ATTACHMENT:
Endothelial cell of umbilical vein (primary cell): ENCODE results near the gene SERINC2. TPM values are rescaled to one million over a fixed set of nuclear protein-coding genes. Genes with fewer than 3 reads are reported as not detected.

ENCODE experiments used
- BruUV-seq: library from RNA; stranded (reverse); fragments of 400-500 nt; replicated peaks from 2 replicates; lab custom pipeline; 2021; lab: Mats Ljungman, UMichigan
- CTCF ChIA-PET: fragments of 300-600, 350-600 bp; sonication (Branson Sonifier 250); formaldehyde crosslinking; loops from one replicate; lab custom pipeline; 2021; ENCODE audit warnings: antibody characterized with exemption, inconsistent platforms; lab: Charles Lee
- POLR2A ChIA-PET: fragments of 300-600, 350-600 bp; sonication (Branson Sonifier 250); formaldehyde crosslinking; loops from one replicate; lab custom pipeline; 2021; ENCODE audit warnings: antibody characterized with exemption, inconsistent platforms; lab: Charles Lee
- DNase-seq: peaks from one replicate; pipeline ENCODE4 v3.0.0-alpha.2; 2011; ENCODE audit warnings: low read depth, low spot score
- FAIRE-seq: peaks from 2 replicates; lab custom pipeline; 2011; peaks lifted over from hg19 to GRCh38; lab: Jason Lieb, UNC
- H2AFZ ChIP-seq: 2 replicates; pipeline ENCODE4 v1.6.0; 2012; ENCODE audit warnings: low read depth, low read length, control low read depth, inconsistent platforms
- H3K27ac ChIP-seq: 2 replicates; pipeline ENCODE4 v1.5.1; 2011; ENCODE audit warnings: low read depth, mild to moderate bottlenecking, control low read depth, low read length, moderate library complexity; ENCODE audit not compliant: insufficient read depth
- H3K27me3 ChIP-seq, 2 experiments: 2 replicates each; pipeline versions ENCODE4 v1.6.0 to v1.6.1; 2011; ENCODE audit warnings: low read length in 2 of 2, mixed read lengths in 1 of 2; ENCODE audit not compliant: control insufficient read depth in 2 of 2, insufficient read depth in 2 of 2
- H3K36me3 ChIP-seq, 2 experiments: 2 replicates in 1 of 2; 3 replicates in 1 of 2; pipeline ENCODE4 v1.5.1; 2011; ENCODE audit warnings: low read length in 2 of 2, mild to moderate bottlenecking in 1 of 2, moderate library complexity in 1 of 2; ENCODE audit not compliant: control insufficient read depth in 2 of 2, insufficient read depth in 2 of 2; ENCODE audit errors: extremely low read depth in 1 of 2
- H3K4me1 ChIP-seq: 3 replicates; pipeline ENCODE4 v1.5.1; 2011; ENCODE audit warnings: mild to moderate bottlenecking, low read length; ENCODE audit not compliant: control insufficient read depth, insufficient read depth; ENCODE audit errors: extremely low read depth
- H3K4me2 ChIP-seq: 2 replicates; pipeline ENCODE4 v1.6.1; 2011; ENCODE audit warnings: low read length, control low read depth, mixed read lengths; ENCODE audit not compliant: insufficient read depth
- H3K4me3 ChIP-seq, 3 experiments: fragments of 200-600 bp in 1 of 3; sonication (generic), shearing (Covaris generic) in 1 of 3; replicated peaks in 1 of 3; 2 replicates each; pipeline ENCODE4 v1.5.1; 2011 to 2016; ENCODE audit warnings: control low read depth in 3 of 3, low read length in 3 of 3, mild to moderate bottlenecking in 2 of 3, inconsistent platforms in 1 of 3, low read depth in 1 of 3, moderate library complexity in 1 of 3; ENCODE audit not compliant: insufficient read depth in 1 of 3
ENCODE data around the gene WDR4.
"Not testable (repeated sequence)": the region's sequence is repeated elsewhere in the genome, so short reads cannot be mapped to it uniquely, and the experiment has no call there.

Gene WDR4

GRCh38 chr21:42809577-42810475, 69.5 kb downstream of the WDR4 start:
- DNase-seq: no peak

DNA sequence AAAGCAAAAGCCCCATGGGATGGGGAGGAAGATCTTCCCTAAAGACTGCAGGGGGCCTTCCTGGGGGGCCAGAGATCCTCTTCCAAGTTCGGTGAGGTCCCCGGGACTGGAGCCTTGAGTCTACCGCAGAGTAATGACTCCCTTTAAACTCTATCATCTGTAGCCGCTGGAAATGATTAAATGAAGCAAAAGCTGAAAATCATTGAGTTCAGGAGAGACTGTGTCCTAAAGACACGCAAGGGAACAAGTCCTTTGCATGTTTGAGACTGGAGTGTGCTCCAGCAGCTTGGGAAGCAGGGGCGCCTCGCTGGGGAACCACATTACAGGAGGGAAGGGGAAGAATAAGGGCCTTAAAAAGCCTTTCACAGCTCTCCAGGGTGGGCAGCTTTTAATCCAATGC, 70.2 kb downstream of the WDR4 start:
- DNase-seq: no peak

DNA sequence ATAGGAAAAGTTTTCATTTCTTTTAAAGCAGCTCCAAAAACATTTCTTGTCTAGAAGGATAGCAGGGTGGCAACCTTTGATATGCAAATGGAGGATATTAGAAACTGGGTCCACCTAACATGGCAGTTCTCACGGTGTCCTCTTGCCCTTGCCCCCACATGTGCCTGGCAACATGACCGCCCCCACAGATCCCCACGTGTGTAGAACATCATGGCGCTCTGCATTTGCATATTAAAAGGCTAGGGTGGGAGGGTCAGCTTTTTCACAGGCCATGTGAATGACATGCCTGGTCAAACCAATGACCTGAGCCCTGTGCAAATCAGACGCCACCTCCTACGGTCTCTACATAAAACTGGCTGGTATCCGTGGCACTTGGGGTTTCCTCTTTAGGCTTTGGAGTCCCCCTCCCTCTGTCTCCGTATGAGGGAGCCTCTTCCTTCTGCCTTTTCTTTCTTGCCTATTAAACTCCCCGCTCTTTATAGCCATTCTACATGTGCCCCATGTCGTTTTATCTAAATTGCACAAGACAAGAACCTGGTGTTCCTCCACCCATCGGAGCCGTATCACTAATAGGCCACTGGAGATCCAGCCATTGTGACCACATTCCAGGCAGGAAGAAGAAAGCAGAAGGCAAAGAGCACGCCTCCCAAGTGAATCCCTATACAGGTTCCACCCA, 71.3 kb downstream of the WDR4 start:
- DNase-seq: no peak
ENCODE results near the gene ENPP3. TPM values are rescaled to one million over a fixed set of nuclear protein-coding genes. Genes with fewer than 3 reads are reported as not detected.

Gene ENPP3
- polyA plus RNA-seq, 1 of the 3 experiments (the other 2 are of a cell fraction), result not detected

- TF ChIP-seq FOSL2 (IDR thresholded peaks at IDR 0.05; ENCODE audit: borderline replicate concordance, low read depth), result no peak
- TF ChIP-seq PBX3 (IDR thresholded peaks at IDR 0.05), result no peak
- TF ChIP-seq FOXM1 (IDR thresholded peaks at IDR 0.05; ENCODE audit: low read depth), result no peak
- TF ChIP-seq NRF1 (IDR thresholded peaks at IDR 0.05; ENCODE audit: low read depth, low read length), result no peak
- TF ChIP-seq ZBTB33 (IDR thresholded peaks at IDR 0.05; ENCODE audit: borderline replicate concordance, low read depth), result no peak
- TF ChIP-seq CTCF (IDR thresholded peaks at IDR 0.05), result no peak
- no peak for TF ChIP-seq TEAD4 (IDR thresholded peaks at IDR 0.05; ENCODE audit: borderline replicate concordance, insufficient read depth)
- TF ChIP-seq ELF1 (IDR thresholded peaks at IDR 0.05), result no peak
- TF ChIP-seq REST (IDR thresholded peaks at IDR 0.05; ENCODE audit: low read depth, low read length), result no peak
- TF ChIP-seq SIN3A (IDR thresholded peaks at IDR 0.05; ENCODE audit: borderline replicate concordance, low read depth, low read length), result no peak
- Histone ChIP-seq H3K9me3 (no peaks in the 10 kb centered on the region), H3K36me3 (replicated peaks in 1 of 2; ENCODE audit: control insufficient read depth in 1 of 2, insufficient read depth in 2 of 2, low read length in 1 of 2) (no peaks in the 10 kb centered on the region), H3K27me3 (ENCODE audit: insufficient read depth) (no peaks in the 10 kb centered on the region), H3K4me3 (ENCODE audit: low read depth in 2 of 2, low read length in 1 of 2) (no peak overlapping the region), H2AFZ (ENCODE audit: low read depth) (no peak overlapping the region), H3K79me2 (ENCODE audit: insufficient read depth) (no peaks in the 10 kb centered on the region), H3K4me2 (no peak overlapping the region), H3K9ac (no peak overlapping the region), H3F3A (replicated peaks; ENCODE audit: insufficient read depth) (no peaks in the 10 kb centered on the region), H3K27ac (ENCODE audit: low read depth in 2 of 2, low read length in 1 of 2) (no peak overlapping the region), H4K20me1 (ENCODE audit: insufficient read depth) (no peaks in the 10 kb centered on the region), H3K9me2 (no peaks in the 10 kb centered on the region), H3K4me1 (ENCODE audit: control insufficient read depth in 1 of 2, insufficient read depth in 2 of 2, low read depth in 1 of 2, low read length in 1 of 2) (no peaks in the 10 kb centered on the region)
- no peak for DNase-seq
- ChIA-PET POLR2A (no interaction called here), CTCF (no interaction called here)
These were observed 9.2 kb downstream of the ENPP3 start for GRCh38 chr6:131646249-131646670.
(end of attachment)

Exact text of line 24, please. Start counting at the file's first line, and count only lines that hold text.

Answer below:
ENCODE results near the gene ENPP3. TPM values are rescaled to one million over a fixed set of nuclear protein-coding genes. Genes with fewer than 3 reads are reported as not detected.